The ASA/CAP have released a post called: A picture says a thousand words. Avoiding misleading imagery in ads. I have enclosed the text of the link below, but please have a look at the ASA/CAP site as there are lots of things of interest to anyone with an interest in Ethical Marketing.
Marketing communications must not materially mislead or be likely to do so. When assessing whether an ad is likely to mislead, the ASA will consider the entire ad, and the overall impression given in the ad. As well as any direct claims made, this includes the imagery used and the impression that imagery gives.
Images which give an inaccurate impression about the product consumers will receive, for example, by featuring the wrong product, including extras, or by exaggerating the quality or size of the product, are likely to mislead.
Do not mislead about the items customers will actually receive
Images of products must not mislead about the product(s) that customers will actually receive.
Using a picture which suggests that the product comes with certain elements, such as showing a plate of food with stew, potatoes and rice, is likely to mislead if the customer will only receive the stew, unless the ad makes it explicitly clear that the potato and rice are charged separately. Similarly, featuring images of a full toilet including pan, cistern and seat will be considered misleading if the quoted price is the cost of one part of the toilet only.
You should usually either show the item as customers will receive it, or make it explicitly clear which element(s) any stated price relates to.
Do not exaggerate a product’s efficacy
Marketers should ensure that any images used do not have the effect of exaggerating the capability or performance of a product.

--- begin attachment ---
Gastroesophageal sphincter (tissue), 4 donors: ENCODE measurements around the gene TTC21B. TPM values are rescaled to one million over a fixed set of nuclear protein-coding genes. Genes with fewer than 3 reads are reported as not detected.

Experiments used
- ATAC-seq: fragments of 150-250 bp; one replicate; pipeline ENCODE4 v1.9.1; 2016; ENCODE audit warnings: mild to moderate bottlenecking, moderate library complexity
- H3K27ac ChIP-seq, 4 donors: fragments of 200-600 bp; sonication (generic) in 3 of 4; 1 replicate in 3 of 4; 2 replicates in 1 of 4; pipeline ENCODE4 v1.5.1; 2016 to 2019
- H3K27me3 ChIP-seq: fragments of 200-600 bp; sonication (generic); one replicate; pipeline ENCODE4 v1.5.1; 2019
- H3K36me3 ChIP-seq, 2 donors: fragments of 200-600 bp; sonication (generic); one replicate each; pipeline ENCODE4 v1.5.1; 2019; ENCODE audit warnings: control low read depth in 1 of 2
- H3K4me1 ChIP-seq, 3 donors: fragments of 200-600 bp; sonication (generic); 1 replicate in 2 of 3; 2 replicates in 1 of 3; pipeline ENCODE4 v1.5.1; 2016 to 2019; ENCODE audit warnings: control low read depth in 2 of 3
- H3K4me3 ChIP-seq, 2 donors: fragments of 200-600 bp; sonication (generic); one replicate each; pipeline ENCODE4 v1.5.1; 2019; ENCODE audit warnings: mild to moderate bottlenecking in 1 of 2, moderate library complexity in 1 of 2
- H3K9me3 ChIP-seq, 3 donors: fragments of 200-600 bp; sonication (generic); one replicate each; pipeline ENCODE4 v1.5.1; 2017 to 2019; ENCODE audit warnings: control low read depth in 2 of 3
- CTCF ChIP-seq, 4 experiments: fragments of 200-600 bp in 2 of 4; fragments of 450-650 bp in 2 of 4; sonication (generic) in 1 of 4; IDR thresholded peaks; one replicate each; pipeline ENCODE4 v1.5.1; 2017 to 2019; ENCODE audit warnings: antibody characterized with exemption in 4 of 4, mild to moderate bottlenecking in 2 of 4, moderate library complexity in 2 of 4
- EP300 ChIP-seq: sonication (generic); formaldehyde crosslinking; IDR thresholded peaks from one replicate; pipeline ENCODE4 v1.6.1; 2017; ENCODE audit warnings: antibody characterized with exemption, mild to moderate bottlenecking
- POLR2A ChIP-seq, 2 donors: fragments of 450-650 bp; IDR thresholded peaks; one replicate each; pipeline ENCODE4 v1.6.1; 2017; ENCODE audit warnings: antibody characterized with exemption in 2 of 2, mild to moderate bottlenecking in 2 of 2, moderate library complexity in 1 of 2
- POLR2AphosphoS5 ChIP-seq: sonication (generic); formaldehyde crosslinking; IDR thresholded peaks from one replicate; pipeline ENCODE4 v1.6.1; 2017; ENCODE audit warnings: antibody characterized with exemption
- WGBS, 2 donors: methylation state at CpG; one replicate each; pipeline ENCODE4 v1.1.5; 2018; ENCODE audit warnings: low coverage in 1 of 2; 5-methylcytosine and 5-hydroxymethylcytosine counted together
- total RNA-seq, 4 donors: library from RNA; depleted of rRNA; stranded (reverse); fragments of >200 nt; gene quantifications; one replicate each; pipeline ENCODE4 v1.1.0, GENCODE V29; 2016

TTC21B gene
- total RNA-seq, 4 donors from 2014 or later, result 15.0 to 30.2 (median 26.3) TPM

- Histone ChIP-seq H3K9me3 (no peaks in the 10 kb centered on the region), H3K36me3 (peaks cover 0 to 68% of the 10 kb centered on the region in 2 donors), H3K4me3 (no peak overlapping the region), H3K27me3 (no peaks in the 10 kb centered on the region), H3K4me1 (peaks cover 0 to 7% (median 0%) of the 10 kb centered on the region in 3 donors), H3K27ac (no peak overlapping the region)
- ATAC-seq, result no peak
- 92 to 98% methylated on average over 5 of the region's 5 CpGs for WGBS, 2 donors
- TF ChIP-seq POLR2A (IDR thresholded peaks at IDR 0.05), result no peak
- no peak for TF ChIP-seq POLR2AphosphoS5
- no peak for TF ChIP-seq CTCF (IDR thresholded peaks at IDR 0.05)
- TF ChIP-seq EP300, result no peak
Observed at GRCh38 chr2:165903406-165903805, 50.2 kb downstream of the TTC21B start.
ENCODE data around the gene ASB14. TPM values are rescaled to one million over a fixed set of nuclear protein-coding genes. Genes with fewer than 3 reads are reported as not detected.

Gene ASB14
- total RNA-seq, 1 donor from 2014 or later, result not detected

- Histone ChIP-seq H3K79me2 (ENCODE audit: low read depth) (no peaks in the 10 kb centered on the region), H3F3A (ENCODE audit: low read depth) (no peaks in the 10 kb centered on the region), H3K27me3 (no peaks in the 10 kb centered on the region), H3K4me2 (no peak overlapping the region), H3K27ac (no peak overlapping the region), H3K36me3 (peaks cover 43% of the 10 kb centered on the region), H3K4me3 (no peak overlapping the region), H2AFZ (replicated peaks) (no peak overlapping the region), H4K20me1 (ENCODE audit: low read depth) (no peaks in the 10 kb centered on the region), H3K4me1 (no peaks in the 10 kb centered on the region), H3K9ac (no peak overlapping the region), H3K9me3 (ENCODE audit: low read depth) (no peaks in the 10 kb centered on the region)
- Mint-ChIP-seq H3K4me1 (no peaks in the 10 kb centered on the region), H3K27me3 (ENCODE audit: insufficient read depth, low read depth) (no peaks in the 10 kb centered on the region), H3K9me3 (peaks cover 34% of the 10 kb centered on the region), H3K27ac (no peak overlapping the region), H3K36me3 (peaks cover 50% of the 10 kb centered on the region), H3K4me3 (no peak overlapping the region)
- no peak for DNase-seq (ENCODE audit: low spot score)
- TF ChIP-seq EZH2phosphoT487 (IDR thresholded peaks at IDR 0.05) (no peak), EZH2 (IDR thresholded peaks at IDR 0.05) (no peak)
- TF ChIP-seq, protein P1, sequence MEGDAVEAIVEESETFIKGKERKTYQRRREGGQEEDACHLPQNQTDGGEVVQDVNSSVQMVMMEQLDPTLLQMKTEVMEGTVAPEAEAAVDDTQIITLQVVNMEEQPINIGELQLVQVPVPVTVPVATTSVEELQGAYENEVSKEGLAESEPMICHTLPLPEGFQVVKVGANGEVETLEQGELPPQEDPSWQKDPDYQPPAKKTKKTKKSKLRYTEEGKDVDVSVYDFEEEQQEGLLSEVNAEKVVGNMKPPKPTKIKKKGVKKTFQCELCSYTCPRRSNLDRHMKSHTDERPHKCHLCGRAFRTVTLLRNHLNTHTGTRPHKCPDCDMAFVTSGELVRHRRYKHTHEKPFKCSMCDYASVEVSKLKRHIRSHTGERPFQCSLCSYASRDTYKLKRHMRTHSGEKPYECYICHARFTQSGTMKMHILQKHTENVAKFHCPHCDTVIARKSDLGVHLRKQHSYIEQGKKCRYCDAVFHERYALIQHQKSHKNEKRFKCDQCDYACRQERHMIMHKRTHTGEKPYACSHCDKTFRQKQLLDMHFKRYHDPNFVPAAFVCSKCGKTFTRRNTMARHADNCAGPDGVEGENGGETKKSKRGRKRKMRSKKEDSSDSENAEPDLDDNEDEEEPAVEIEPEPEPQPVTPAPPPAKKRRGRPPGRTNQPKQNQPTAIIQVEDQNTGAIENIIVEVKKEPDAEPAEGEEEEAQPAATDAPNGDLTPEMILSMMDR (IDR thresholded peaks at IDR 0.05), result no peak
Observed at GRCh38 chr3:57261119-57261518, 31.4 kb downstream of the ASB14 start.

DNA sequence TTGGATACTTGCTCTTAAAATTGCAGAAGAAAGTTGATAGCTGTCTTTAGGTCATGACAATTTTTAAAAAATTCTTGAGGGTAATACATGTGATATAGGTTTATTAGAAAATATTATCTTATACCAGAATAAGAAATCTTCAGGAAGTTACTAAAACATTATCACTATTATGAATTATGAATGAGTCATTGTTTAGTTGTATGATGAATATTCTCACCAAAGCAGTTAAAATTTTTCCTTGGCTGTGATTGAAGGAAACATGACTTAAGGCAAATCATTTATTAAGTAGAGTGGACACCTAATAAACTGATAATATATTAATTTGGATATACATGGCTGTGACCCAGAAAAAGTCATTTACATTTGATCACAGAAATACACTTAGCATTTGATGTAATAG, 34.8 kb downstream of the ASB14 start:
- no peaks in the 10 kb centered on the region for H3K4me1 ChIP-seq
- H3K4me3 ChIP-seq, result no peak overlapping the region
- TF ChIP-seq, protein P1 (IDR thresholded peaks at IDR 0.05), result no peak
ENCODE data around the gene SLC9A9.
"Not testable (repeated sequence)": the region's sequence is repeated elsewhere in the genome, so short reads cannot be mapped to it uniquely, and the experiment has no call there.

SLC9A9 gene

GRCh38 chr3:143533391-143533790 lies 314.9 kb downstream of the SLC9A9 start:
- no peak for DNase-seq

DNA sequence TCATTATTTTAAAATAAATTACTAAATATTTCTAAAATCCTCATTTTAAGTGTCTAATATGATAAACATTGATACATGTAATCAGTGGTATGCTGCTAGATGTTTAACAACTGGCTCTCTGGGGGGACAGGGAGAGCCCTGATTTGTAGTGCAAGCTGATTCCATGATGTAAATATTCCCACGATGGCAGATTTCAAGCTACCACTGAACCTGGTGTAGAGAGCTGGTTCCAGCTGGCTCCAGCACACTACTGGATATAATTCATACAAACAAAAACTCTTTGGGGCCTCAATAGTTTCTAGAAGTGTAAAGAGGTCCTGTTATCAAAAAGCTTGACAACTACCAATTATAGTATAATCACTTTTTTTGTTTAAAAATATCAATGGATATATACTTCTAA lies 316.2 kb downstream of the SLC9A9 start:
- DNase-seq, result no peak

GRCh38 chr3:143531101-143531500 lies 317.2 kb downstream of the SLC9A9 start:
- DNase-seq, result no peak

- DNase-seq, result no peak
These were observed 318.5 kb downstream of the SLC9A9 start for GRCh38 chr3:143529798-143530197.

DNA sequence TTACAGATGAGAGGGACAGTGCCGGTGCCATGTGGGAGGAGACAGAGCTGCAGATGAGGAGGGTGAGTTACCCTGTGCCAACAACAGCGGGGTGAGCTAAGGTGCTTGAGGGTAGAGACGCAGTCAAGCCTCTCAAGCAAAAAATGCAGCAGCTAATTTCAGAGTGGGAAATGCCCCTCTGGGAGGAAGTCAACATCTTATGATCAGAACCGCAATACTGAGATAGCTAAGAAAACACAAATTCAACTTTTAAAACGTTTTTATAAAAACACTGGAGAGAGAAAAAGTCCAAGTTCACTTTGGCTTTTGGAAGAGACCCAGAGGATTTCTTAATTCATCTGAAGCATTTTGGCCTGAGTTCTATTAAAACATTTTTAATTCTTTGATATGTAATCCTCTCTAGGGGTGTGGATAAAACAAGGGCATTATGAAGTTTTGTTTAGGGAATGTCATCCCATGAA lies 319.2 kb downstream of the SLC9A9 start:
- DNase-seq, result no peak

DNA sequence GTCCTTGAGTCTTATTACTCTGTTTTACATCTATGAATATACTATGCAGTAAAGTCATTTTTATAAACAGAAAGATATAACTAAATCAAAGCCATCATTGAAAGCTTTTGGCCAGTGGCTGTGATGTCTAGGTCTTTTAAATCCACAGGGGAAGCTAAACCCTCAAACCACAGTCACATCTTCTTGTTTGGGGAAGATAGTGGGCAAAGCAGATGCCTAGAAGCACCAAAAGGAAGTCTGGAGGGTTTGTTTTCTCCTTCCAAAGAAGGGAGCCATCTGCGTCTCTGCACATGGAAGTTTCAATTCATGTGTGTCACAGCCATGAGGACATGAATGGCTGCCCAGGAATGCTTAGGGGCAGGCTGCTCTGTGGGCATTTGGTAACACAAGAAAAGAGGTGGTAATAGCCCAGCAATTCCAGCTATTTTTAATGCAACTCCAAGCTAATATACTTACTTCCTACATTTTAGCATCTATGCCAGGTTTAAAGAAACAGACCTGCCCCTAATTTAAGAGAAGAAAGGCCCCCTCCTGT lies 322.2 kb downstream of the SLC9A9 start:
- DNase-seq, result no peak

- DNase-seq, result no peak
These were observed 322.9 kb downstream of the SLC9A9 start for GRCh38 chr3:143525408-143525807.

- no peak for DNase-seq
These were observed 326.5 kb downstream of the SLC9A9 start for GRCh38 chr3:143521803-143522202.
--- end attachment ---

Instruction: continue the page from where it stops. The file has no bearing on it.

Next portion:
If using pre- or post-production techniques, images should not be altered in a way which exaggerates what the product can do. For example, an ad for teeth whitening was considered misleading because the visuals created the overriding impression that teeth could be whitened instantaneously, which was not the case.
Remember, this applies to the use of filters, too. An Instagram filter used to promote tanning drops gave the appearance of a darker skin tone and a smoother complexion, leading to the ad misleadingly exaggerating the capabilities of the product.
Use representative gameplay
If advertising video or mobile games, the ads content should reflect the product and be representative of the gameplay.
If in-play footage is shown, it should be footage from the game advertised. If ads use graphics which are not representative of the actual gameplay, this is often likely to mislead consumer. A qualification or small print such as “Not representative of actual gameplay” is generally unlikely to prevent an ad from misleading consumers.
If you need further, bespoke advice on your non-broadcast ads, our Copy Advice team are here to help.